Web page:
During her Bali trip, Senator Reynolds kept up an almost daily ritual of social media posts about the bushfire deployment including announcing on January 2: “Evacuation plans for #Mallacoota are underway”
On New Year’s Eve, while in Bali, she posted on Twitter: “I’ve spoken with @ScottMorrisonMP & authorised #ADF to deploy extra assets to the Victorian fires: 3 helicopters & 1 aircraft will fly to East Sale; HMAS Choules & MV Sycamore will sail to East Gippsland.”
In another post she said: “Thank you to all serving.We’re in this together.”
The Morrison Government told The New Daily that the Prime Minister approved the trip “months ago”.
“Minister Reynolds had leave from 28 December 2019 until 5 January 2020. She made her own decision to return early on 3 January 2020 to prepare for the ADF call-out and its expanded role,” a spokesman said.
“All matters that required the minister’s attention and decision were addressed by the minister and she was kept regularly informed of developments.”
The Prime Minister was busy dealing with other political spotfires on Sunday, including a dressing down from the respected NSW Rural Fires Service chief Shane Fitzsimmons who said he was “disappointed” the Morrison Government did not tell him they planned to deploy 3,000 reserves.
“It’s fair to say it was disappointing and some surprise to hear about these things through public announcements in the middle of what was on of our worst days of the season,” he said.
“There was a breakdown in communications at the defence liaison level with the headquarters yesterday, that matter was addressed by the minister for defence yesterday and she made comment about that this morning, in the media,” the Prime Minister said.
“And so there has been a subsequent conversation between myself and the premier, and the minister in New South Wales and we have addressed any of those issues that arose from that.”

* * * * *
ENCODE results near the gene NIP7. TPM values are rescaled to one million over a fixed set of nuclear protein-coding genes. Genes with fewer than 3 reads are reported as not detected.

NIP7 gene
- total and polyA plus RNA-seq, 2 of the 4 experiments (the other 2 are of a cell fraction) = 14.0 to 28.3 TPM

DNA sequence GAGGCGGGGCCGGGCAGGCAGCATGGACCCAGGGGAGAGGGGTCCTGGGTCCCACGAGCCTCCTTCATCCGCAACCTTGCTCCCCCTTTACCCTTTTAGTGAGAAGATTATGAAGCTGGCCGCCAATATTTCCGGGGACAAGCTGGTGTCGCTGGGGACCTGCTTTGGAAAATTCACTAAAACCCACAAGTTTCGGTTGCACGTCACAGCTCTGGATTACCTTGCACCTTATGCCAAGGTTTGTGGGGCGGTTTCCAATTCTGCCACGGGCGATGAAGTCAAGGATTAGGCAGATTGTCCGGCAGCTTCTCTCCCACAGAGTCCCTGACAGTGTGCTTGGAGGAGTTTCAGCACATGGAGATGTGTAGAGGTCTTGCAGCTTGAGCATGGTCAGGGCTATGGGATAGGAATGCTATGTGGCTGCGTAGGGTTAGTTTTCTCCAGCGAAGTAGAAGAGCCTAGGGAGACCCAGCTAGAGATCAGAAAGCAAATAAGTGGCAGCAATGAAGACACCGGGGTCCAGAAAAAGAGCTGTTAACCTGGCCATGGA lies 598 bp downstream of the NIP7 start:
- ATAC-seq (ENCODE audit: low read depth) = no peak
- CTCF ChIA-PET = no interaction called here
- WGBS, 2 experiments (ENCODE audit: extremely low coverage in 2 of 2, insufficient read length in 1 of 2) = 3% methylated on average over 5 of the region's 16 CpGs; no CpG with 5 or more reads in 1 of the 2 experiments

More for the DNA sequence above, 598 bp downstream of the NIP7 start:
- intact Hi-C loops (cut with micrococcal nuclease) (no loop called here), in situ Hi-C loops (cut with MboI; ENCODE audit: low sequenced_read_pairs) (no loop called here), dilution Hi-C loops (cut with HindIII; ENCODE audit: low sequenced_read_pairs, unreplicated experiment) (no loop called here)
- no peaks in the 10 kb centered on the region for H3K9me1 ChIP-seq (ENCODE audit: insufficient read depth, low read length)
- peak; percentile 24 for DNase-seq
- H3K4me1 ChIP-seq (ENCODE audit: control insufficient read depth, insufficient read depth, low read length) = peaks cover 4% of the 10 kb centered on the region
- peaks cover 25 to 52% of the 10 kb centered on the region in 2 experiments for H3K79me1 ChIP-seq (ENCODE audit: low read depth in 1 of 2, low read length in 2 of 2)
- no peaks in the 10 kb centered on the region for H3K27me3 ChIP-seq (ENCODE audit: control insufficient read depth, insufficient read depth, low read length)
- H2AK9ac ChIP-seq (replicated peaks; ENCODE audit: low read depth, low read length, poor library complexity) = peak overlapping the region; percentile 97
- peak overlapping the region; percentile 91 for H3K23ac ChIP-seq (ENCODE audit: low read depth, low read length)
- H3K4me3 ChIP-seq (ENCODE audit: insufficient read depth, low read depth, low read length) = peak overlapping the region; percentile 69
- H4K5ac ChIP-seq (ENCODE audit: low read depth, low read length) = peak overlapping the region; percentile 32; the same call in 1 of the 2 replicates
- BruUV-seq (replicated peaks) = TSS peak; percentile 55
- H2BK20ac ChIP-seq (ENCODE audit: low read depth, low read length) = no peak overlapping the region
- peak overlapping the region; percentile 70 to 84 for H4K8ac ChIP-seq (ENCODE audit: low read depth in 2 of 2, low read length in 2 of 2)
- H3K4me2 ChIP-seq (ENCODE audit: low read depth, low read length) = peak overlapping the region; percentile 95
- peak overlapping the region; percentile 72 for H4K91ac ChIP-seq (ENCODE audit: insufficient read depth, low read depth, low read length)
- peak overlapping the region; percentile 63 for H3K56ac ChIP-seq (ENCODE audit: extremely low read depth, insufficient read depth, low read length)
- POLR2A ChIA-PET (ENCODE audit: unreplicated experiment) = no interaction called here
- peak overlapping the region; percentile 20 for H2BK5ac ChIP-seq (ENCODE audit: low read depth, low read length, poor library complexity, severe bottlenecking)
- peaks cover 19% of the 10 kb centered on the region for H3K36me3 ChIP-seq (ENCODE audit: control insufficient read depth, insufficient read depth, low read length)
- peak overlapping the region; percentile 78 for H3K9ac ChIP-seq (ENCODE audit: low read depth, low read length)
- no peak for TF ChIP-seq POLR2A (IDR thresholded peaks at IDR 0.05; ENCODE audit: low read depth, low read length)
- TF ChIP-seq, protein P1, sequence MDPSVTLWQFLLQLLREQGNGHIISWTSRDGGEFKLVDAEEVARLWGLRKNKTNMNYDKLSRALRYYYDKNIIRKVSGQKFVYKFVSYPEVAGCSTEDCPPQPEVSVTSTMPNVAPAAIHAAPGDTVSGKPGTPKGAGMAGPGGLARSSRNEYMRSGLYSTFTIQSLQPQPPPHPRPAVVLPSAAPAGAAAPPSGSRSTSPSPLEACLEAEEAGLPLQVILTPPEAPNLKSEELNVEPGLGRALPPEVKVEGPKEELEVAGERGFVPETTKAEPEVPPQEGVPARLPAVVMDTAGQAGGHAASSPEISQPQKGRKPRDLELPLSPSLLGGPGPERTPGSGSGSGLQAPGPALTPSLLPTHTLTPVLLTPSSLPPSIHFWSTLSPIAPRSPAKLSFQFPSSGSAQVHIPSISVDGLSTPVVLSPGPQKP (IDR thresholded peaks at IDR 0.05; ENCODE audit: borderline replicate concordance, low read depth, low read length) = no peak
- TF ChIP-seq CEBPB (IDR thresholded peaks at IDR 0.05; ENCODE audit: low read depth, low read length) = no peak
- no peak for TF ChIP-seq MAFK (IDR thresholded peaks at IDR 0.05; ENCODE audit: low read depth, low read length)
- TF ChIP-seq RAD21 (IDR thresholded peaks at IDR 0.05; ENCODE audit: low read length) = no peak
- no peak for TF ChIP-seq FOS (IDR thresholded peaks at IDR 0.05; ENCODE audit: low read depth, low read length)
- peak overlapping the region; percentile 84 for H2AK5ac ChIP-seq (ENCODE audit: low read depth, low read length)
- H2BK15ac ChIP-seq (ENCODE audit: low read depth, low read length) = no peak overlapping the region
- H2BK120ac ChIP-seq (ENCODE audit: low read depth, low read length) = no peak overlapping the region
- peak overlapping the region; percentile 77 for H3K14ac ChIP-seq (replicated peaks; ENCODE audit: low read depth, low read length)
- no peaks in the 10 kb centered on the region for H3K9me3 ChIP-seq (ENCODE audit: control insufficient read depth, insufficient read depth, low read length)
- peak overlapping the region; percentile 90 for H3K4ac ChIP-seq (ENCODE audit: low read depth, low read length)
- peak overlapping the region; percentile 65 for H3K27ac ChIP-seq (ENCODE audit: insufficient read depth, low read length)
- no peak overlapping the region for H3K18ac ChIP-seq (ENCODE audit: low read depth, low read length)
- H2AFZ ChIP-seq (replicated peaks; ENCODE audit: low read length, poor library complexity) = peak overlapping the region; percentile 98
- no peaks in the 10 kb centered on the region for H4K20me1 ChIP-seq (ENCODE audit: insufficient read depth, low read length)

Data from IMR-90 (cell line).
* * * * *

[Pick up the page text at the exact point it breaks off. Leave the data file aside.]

Mr Morrison also expressly ruled out a bushfire levy to pay for the disaster relief and guarantee the budget surplus.
“There will be no levy,” he pledged.
“Cabinet will be considering the details of that but there is already a firm proposal that was considered by National Security committee yesterday about what the initial investment will be and I will make further announcements about that with the treasurer, with the treasurer tomorrow.”
The prime minister said he was still confident of delivering the first budget surplus in a decade.
He also defended the video message he released yesterday outlining the ADF and government response to the bushfire crisis.
“Let me stress, that the postings we’ve made in messages has been to inform the community about what the Commonwealth Government is doing. That is what we must do. Wherever I’ve been, people have said, ‘What are you doing? What are you providing?’,” he said.
“It’s important that I communicate what we are doing with the Australian people.”
Meanwhile, in Canberra, the smoke from the bushfires is so bad that planes were grounded on Sunday and Australia Post suspended the mail.
The air quality index in Canberra’s city is ten times hazardous levels measuring 2843.
Chief Minister Andrew Barr announced new deliveries of 100,000 face masks after shortages within the capital.
“It is uncomfortable and we know many people are anxious about exposure to smoke. The best way to limit exposure is to stay indoors. Please do so,” Mr Barr said.